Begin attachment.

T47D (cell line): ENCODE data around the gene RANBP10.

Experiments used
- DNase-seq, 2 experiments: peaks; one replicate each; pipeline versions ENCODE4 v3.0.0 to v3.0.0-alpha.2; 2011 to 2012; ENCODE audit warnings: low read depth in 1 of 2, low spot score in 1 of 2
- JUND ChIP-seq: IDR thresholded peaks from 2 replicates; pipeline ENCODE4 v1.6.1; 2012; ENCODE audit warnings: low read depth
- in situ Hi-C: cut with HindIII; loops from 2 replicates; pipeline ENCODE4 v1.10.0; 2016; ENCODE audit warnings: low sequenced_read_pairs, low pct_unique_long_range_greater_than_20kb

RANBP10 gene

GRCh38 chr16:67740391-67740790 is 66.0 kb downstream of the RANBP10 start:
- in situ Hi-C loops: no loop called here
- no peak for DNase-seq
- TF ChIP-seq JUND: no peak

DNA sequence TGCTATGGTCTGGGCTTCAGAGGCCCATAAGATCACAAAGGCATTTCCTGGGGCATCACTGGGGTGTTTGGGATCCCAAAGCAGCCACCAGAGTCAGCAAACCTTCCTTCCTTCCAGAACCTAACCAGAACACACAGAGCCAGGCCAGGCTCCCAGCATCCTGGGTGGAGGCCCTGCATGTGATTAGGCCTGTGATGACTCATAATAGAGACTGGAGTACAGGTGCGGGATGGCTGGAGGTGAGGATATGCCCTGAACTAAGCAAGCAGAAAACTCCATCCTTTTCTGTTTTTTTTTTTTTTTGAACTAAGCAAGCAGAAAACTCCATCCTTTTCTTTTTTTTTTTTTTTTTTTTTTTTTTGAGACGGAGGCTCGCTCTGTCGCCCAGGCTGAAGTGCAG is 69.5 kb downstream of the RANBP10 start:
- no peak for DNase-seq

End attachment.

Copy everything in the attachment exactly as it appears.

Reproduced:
T47D (cell line): ENCODE data around the gene RANBP10.

Experiments used
- DNase-seq, 2 experiments: peaks; one replicate each; pipeline versions ENCODE4 v3.0.0 to v3.0.0-alpha.2; 2011 to 2012; ENCODE audit warnings: low read depth in 1 of 2, low spot score in 1 of 2
- JUND ChIP-seq: IDR thresholded peaks from 2 replicates; pipeline ENCODE4 v1.6.1; 2012; ENCODE audit warnings: low read depth
- in situ Hi-C: cut with HindIII; loops from 2 replicates; pipeline ENCODE4 v1.10.0; 2016; ENCODE audit warnings: low sequenced_read_pairs, low pct_unique_long_range_greater_than_20kb

RANBP10 gene

GRCh38 chr16:67740391-67740790 is 66.0 kb downstream of the RANBP10 start:
- in situ Hi-C loops: no loop called here
- no peak for DNase-seq
- TF ChIP-seq JUND: no peak

DNA sequence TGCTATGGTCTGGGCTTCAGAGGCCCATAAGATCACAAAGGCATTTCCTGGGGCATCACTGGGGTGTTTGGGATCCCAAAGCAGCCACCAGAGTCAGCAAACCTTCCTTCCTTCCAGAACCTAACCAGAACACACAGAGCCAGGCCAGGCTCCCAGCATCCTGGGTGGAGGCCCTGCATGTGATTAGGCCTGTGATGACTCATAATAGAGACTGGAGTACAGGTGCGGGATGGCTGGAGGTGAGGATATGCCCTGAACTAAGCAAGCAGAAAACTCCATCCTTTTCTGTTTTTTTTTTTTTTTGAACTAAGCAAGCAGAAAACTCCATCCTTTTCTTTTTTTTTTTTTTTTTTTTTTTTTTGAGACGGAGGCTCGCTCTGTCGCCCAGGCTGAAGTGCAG is 69.5 kb downstream of the RANBP10 start:
- no peak for DNase-seq